Belgian climate minister denounces protest marches as plot

A Belgian environment minister has been forced to climb down over accusations that the massive climate demonstrations in Belgium over the past weeks were a plot and claimed to have state security confirmation

BRUSSELS -- The fate of a Belgian environment minister is in the balance after she said that massive climate demonstrations in Belgium over the past weeks were a plot against her and that she had state security confirmation.

Though regional environment minister Joke Schauvliege said Tuesday she in fact had no such information from state security services, she did not offer to step down over her remarks.

"I said something that was not correct," Schauvliege said, but insisted it did not amount to lying.

The opposition said it was outrageous to lie and abuse the name of the state security organization for personal purposes and also said she sought to discredit a just cause that is widely shared in the nation.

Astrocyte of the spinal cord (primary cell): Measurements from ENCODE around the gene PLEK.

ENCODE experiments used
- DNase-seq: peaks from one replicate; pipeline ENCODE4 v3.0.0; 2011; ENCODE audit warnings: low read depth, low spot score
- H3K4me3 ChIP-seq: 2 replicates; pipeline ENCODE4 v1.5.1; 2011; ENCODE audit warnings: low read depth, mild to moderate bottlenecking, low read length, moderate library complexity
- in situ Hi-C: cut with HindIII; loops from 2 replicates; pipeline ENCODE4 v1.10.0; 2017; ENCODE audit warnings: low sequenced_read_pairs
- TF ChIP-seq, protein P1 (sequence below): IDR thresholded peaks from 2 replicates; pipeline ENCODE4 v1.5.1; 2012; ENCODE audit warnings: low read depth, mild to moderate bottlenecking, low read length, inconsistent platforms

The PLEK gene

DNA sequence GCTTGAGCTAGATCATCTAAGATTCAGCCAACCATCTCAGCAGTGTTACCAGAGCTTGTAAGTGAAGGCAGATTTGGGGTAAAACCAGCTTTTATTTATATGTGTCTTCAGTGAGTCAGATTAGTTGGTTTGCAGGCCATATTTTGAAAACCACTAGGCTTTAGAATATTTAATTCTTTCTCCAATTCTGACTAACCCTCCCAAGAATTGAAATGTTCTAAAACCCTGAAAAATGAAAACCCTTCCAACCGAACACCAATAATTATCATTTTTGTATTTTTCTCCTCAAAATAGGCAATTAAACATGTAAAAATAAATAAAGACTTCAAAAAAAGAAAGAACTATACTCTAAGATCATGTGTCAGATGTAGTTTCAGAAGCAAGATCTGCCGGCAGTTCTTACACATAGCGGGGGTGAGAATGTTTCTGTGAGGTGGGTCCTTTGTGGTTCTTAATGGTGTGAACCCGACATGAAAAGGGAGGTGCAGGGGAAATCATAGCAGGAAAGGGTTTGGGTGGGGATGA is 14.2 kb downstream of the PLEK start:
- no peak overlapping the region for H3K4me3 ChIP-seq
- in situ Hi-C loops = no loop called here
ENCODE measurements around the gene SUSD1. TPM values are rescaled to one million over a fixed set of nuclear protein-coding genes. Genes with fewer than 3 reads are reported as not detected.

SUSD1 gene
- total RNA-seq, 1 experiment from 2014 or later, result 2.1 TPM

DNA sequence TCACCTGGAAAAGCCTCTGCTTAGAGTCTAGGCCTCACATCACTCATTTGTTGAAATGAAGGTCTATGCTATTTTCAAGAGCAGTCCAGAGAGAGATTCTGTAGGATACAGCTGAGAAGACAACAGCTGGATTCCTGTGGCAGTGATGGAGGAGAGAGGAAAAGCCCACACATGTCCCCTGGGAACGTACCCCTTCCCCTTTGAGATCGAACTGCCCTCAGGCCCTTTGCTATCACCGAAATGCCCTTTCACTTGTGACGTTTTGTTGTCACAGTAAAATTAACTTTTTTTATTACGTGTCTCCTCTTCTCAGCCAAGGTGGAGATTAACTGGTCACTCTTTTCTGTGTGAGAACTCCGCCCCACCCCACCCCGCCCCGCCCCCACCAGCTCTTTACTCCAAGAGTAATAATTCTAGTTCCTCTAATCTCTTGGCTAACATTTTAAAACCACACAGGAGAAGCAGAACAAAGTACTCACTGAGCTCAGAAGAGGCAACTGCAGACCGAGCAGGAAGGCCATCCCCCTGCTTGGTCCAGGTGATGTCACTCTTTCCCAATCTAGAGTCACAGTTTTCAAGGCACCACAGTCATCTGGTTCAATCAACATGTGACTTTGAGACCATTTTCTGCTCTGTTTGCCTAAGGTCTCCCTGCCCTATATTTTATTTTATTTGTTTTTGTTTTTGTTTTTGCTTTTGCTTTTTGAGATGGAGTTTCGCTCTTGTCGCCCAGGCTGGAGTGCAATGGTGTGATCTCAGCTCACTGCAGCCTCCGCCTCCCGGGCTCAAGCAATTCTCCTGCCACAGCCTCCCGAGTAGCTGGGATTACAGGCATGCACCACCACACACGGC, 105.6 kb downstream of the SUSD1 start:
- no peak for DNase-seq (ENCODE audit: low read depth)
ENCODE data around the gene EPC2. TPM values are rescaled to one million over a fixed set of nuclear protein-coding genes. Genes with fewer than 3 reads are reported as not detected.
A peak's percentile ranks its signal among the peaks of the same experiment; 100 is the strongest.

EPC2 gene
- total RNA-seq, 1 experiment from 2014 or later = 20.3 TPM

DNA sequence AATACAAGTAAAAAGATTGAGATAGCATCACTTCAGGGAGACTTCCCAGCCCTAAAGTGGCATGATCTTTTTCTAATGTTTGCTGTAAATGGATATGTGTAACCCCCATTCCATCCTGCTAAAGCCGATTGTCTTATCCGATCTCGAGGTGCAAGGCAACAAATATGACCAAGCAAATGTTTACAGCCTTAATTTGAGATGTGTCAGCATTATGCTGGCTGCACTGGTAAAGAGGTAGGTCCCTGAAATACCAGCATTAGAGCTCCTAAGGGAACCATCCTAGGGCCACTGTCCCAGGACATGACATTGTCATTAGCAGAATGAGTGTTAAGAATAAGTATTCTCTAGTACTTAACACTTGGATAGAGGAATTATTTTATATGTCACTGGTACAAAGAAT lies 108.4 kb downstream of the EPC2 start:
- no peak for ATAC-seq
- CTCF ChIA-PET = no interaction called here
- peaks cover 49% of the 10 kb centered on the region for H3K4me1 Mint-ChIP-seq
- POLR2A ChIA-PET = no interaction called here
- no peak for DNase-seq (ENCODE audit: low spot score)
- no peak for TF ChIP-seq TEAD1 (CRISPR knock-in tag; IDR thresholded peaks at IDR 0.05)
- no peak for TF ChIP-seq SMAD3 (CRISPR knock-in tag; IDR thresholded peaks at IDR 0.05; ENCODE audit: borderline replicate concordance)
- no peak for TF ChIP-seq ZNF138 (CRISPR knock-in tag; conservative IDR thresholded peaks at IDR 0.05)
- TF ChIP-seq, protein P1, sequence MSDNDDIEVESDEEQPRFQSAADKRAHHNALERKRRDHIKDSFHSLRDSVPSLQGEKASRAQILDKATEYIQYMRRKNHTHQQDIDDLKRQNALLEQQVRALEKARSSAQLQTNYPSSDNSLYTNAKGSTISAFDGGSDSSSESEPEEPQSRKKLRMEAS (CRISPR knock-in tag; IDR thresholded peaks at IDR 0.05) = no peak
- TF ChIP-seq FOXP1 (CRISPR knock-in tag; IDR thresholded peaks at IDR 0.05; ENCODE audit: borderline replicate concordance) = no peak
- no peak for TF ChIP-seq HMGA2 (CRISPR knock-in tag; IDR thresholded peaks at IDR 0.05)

Schauvliege's Christian Democrat CD&V party said it would assess whether she would have to resign. "We will have internal talks about this," said party leader Wouter Beke.

Over the past two months, tens of thousands of protesters have demonstrated across the country for better climate protections and have often targeted Schauvliege's policies, which they consider woefully insufficient and inefficient.

At first she welcomed the marches, but over the weekend, she said "a lot of people in these marches don't realize that they are part of a system which is a setup." She added that "state security has told me about this."

In her apology she said she overreacted because of social media criticism and lack of sleep.

Aruna De Wever, the 17-year-old driving force behind the Thursday student protests that gathered up to 30,000 demonstrators, said she was dumbfounded when she heard it. "At first, I had to laugh really hard," she told VRT network, denying she was a pawn in a plot against the minister.

A new march of schoolchildren is set for Thursday. Two weeks ago, 70,000 demonstrators took to the streets of Brussels for the biggest march up to now.

Schauvliege is the environment minister for northern Belgium's Flanders, the biggest, most populous and richest area of Belgium.